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Screen Shot 2016-07-06 at 11.47.23On Friday UK Companies House published the first data from its new ‘Persons of Significant Control’ (PSC) register (colloquially known as Beneficial Ownership). This is a pretty big deal, for a number of reasons:

  • It’s the world’s first public national beneficial ownership register
  • It’s the first structured beneficial ownership data to be releases publicly
  • It’s being released as freely available data, with a permissive licence, for anyone to use and reuse

Now, just a few days later, we’re pleased to announce that the information is already in OpenCorporates (we think we’re possibly the first in the world), enriched with other connections and data, confirming the importance of the UK releasing the data. This has been no small matter, as not only has there been no real-world data until Friday, the sample data was changing frequently up to that point.

We’ll be blogging a lot more in the next few weeks about the data itself, including how we’ve modelled it, data quality problems we’ve identified, and how you can access not just the data through the API, but here are a few highlights:

  • At time of writing there are a total of 11,663 entries (10,173 persons of significant control and 1490 ‘statements’ of why there is no PSC listed). This is increasing by 3,000-4000 a day.
  • That matches to 10,115 companies (some companies have more than one PSC) – you can explore them using this filtered search in OpenCorporates
  • Of the surprisingly high number of companies making statements that they have no beneficial owners, or have been unable to confirm the beneficial owners, a significant proportion come from nonprofits as you can see from this filtered search (although just because it’s a non-profit, doesn’t necessarily mean there’s no PSC).
  • However, others come from either companies that would appear to have misunderstood the requirement to disclose. For example, we believe ROWAN (UK) RESOLUTE LIMITED is controlled by another ROWAN COMPANIES PLC, and we believe this should be declared under the regulations – instead it states that there is “No Individual Or Entity With Significant Control”. At the other end of the spectrum, this small company states that it “knows or has reasonable cause to believe that there is a registrable person in relation to the company but it has not identified the registrable person” – despite the fact that it is a small company with a single shareholder, and a single director, who appear to be the same person.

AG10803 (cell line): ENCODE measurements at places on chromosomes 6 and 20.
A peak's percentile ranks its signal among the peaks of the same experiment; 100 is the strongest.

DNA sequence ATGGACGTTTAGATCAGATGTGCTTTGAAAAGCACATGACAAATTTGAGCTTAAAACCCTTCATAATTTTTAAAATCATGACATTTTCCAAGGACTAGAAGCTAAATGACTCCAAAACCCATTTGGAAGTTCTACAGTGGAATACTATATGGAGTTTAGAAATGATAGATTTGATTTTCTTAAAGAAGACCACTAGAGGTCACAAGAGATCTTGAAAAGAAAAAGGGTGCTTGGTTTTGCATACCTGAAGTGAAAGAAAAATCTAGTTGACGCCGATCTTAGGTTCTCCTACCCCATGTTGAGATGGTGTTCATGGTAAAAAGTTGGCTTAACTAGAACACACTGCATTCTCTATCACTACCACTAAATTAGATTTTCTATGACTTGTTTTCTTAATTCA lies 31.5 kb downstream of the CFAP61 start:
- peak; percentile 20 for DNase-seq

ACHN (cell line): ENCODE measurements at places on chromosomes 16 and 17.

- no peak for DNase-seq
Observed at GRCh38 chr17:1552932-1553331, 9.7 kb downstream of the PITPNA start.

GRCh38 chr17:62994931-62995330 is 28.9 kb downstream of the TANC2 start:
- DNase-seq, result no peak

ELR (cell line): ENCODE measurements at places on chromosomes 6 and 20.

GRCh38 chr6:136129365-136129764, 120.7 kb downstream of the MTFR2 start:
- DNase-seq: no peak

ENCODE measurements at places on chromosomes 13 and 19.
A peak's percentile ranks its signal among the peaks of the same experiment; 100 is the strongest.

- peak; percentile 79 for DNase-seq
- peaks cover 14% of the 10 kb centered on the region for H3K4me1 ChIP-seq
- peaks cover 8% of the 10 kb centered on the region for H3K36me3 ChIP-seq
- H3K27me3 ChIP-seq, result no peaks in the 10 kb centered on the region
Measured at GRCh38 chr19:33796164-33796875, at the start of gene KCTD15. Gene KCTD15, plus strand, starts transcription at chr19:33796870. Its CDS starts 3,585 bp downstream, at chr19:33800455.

• The largest nationality is British, but because there are no restrictions on this field, nor on the country of residence field there are some interesting findings. For country of residence, England (5800 entries) is considerably higher than the ‘United Kingdom’ (2416 entries) and Scotland (469) or Wales (212), with ‘Great Britain’ on only 61 entries. China is the largest non-domestic country, with 62 entries, ahead of Germany (37), Italy (35) and France (33).
  • Already we can see potential not just for anti-corruption purposes, but critically, understanding corporate structures, as companies need to report their parent companies, enabling to see, for example some quite lengthy chains of control.
    Scroll to the bottom of this page, for example, and we you can see that Guinness Ltd is controlled by Diageo PLC – this is not news of course, but astonishingly it’s the first time it’s been available as open, structured data. You can also see longer chains, for example for this company, which is part of a chain of companies, leading back to Malta and beyond.
    We may also potentially be able to see companies controlled by government (both the UK and beyond), as shown with UK ASSET RESOLUTION LIMITED, which is controlled by “Her Majesty’S Treasury” (the typo is in the underlying data).

While there are some significant data quality problems that we’ll be coming back to over the coming weeks, many of them are teething problems, which can be solved fairly easily. Companies House are to be strongly congratulated for the work they’ve done here. As an organisation that has done pioneering work on company relationships,OpenCorporates knows how tricky this can be, and not only have Companies House taken a significant first step, they’ve done in public – while this can be more painful in the short-term, it has multiple benefits in the medium and long-term, both for data quality, and for the wider society.

 

 

 

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